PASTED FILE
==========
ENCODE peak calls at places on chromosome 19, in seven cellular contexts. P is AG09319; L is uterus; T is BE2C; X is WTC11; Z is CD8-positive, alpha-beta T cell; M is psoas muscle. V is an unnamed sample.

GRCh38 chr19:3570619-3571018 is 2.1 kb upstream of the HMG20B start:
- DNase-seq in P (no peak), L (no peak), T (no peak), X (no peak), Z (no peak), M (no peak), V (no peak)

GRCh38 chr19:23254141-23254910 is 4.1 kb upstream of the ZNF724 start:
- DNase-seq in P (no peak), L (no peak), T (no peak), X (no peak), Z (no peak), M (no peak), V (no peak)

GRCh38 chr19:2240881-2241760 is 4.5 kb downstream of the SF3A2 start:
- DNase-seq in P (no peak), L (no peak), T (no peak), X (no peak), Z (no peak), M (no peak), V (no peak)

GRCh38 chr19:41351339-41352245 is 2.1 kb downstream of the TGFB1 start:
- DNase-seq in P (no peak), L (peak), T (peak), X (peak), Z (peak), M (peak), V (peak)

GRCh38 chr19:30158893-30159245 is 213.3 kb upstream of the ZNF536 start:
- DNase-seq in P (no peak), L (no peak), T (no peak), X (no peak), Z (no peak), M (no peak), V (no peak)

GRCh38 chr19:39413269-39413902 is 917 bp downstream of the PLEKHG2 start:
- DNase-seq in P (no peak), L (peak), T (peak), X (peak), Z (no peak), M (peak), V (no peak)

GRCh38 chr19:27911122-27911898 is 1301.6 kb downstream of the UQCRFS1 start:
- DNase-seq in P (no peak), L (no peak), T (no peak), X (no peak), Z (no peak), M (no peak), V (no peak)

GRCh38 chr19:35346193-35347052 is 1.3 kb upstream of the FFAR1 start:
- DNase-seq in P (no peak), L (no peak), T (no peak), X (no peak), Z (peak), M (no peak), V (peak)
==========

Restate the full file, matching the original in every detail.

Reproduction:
ENCODE peak calls at places on chromosome 19, in seven cellular contexts. P is AG09319; L is uterus; T is BE2C; X is WTC11; Z is CD8-positive, alpha-beta T cell; M is psoas muscle. V is an unnamed sample.

GRCh38 chr19:3570619-3571018 is 2.1 kb upstream of the HMG20B start:
- DNase-seq in P (no peak), L (no peak), T (no peak), X (no peak), Z (no peak), M (no peak), V (no peak)

GRCh38 chr19:23254141-23254910 is 4.1 kb upstream of the ZNF724 start:
- DNase-seq in P (no peak), L (no peak), T (no peak), X (no peak), Z (no peak), M (no peak), V (no peak)

GRCh38 chr19:2240881-2241760 is 4.5 kb downstream of the SF3A2 start:
- DNase-seq in P (no peak), L (no peak), T (no peak), X (no peak), Z (no peak), M (no peak), V (no peak)

GRCh38 chr19:41351339-41352245 is 2.1 kb downstream of the TGFB1 start:
- DNase-seq in P (no peak), L (peak), T (peak), X (peak), Z (peak), M (peak), V (peak)

GRCh38 chr19:30158893-30159245 is 213.3 kb upstream of the ZNF536 start:
- DNase-seq in P (no peak), L (no peak), T (no peak), X (no peak), Z (no peak), M (no peak), V (no peak)

GRCh38 chr19:39413269-39413902 is 917 bp downstream of the PLEKHG2 start:
- DNase-seq in P (no peak), L (peak), T (peak), X (peak), Z (no peak), M (peak), V (no peak)

GRCh38 chr19:27911122-27911898 is 1301.6 kb downstream of the UQCRFS1 start:
- DNase-seq in P (no peak), L (no peak), T (no peak), X (no peak), Z (no peak), M (no peak), V (no peak)

GRCh38 chr19:35346193-35347052 is 1.3 kb upstream of the FFAR1 start:
- DNase-seq in P (no peak), L (no peak), T (no peak), X (no peak), Z (peak), M (no peak), V (peak)